Enterprise batch records: A mechanism for traceability

In the second of three parts, we consider how you can add a new level of thoroughness to your product records.

09/03/2013


Last time, I mentioned several reasons why enterprise batch records are such a good idea and how you can use them to connect upstream to your suppliers and downstream to your customers. That takes the traceability idea to the next level and links the enterprise batch records to your supply and distribution networks, giving you real supply chain traceability. So, let’s talk about it a bit, and emphasize why that approach is so much more than simple lot genealogy.

You probably know a lot about supply chain traceability. Most everyone is doing it and there are lots of solutions out there that work really well.

You can see some of the best solutions whenever you ship a package using UPS or FedEx. They have bar code labels and scanners that can track your package through every place that it goes. In fact, they can tell you at any time exactly where you package is and give you a complete list of where it’s been, when it’s going to be delivered, and when it was at each stop along the way.

It took them a long time to get to that level of sophistication, but when it comes to manufacturing, you need a lot more than a supply chain solution meant to track packages.

You need something in the manufacturing plant that captures everything that goes on in the manufacturing plant, not just the movement of materials around the floor. You need a solution that records the transformation of those materials into a finished product and tracks everything in the process including labor, equipment, materials, and so on.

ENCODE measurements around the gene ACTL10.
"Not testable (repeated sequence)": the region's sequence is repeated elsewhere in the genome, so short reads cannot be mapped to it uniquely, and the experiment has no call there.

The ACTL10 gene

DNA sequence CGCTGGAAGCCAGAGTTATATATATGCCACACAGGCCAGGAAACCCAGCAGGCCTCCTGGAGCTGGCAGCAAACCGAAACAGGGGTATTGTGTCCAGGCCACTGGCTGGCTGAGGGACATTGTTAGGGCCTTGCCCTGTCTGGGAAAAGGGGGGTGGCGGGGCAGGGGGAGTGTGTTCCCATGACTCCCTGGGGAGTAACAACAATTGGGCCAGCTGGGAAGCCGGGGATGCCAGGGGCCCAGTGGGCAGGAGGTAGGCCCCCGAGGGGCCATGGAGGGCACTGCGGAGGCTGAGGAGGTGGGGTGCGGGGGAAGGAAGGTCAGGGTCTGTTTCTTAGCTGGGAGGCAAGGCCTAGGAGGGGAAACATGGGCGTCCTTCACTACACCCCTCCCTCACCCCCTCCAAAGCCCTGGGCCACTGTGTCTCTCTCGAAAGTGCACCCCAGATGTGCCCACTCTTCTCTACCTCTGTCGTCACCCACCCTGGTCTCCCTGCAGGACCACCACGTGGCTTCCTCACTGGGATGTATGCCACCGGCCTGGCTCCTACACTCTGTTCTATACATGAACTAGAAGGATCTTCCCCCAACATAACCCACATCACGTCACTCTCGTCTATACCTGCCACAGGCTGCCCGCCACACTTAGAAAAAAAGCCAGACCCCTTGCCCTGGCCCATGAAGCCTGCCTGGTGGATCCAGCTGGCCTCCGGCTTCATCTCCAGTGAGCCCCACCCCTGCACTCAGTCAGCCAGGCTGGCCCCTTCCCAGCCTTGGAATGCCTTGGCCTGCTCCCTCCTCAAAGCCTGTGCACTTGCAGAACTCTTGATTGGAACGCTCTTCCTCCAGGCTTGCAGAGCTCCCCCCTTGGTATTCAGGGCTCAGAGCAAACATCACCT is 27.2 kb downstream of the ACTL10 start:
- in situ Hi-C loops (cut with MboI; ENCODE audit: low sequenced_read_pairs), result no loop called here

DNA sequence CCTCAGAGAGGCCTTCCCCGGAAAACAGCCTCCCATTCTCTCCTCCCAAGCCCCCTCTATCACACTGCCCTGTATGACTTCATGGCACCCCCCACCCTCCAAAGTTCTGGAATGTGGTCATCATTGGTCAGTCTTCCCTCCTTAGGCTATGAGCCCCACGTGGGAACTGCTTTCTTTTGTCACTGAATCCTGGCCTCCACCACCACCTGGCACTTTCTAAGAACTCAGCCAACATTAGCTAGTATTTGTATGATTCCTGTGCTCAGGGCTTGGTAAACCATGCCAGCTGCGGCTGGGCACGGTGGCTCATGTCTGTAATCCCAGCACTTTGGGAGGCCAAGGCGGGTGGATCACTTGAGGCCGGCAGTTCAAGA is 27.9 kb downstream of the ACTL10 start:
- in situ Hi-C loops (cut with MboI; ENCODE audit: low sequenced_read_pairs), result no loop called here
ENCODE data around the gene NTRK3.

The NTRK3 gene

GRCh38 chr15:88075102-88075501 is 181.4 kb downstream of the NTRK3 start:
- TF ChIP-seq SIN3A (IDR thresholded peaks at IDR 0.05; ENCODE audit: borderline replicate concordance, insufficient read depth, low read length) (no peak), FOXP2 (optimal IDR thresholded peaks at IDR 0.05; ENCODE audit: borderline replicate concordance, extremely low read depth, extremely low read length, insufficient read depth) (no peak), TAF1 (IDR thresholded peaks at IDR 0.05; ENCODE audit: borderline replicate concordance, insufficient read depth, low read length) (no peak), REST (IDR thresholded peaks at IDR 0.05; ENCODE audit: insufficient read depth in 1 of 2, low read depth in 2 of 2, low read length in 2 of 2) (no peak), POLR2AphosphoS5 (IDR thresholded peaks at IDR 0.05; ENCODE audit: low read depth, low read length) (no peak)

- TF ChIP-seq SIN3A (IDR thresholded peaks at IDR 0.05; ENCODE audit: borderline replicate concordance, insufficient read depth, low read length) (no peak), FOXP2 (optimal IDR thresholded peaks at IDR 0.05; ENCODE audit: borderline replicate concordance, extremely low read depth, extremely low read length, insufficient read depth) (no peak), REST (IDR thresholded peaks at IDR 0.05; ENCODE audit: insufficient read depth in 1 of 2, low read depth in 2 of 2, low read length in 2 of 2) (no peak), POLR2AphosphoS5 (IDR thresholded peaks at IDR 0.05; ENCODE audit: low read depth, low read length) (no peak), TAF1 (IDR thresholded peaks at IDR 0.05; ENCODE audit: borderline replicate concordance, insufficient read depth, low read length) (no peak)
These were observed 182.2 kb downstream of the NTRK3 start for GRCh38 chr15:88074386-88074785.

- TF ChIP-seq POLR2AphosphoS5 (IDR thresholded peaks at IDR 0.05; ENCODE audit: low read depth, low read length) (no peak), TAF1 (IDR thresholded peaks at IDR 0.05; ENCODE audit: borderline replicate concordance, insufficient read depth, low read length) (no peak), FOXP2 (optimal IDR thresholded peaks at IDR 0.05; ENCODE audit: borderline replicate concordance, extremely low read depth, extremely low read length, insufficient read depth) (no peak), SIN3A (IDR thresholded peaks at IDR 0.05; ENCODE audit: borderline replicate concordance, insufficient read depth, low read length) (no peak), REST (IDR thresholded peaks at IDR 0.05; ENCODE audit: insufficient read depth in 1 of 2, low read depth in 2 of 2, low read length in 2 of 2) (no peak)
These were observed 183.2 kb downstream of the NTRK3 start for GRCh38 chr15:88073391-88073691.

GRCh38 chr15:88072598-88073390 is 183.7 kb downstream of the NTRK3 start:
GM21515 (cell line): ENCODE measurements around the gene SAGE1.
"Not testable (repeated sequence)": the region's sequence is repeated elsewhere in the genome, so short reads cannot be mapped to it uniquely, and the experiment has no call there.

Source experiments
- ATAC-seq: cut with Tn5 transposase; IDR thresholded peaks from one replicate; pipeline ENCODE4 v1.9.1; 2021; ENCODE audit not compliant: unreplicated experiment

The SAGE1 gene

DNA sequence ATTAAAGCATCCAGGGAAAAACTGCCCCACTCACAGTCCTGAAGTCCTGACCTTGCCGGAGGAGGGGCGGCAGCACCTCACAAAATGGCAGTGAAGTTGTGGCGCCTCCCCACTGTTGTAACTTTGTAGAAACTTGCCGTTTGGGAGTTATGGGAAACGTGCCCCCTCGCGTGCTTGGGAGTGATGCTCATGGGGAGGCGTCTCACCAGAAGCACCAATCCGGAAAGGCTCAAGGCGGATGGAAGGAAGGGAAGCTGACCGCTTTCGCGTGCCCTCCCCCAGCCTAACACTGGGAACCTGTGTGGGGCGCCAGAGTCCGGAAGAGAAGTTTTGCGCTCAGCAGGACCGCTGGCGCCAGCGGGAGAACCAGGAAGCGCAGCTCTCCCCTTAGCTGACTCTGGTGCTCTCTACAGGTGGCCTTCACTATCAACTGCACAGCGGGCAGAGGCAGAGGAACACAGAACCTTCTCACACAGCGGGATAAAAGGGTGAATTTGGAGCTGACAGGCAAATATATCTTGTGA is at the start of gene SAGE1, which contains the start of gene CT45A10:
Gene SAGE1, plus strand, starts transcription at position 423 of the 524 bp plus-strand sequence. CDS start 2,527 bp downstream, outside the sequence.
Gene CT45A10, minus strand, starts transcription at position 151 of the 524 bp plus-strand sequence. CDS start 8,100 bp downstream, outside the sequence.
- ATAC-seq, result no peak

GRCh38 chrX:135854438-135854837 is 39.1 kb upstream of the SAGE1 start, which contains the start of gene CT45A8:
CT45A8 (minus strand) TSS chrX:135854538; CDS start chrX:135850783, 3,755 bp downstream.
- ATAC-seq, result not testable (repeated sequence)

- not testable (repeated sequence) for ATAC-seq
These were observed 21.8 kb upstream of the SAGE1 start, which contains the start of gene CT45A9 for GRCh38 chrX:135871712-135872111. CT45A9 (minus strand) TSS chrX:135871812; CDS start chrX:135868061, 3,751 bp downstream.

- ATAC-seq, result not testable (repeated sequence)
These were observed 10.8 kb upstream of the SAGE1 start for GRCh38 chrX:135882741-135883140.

Enterprise batch records capture everything that went into manufacturing the product, even including things like maintenance, cleaning, quality, and safety. Everything you need to know exactly what happened to in the manufacturing plant to get from raw materials to finished product – to get from receiving dock to shipping dock.

Taken all at once, this could be overwhelming but you can move step by step. Start small and build up as you go, and it’s actually pretty easy.

Next week we will consider what questions to ask to select what goes into your records. So, for now, good luck and have fun.

This post was written by John Clemons. John is the director of manufacturing IT at MAVERICK Technologies, a leading automation solutions provider offering industrial automation, strategic manufacturing, and enterprise integration services for the process industries. MAVERICK delivers expertise and consulting in a wide variety of areas including industrial automation controls, distributed control systems, manufacturing execution systems, operational strategy, business process optimization and more.



No comments
The Top Plant program honors outstanding manufacturing facilities in North America. View the 2013 Top Plant.
The Product of the Year program recognizes products newly released in the manufacturing industries.
The Engineering Leaders Under 40 program identifies and gives recognition to young engineers who...